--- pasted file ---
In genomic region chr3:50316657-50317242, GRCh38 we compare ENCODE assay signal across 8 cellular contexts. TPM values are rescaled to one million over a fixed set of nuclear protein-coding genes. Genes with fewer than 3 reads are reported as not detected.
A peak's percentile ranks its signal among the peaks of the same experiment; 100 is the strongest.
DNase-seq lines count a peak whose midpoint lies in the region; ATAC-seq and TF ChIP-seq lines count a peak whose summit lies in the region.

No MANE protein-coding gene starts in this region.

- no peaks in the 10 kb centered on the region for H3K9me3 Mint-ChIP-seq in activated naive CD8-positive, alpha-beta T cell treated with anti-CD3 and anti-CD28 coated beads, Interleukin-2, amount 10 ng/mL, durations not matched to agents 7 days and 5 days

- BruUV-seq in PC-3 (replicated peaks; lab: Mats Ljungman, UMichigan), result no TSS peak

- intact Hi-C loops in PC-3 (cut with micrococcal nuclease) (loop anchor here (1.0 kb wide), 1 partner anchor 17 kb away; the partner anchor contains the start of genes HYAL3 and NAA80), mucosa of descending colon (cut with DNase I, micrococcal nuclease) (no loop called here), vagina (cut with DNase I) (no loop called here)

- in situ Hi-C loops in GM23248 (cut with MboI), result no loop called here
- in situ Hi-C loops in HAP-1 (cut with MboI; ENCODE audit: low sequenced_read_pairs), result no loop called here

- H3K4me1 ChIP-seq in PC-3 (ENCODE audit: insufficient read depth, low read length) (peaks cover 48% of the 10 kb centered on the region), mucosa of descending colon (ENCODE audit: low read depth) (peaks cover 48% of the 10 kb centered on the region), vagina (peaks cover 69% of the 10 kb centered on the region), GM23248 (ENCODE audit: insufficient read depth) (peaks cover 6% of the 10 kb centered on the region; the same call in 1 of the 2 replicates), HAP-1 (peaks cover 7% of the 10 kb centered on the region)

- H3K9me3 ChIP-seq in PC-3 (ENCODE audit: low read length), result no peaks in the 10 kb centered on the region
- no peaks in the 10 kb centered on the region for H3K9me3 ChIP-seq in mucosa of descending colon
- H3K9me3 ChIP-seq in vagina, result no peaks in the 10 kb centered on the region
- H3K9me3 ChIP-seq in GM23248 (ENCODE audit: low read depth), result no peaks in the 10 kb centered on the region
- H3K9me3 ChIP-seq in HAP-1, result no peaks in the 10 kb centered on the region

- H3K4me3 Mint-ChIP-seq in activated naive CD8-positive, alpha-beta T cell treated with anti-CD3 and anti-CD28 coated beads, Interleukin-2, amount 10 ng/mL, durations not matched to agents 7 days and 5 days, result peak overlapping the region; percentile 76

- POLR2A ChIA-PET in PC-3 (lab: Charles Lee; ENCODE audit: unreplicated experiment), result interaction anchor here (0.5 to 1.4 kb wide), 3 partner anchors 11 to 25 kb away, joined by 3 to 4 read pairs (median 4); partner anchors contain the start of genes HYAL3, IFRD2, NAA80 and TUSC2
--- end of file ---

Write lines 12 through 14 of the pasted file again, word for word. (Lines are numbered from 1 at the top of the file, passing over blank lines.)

- no peaks in the 10 kb centered on the region for H3K9me3 ChIP-seq in mucosa of descending colon
- H3K9me3 ChIP-seq in vagina, result no peaks in the 10 kb centered on the region
- H3K9me3 ChIP-seq in GM23248 (ENCODE audit: low read depth), result no peaks in the 10 kb centered on the region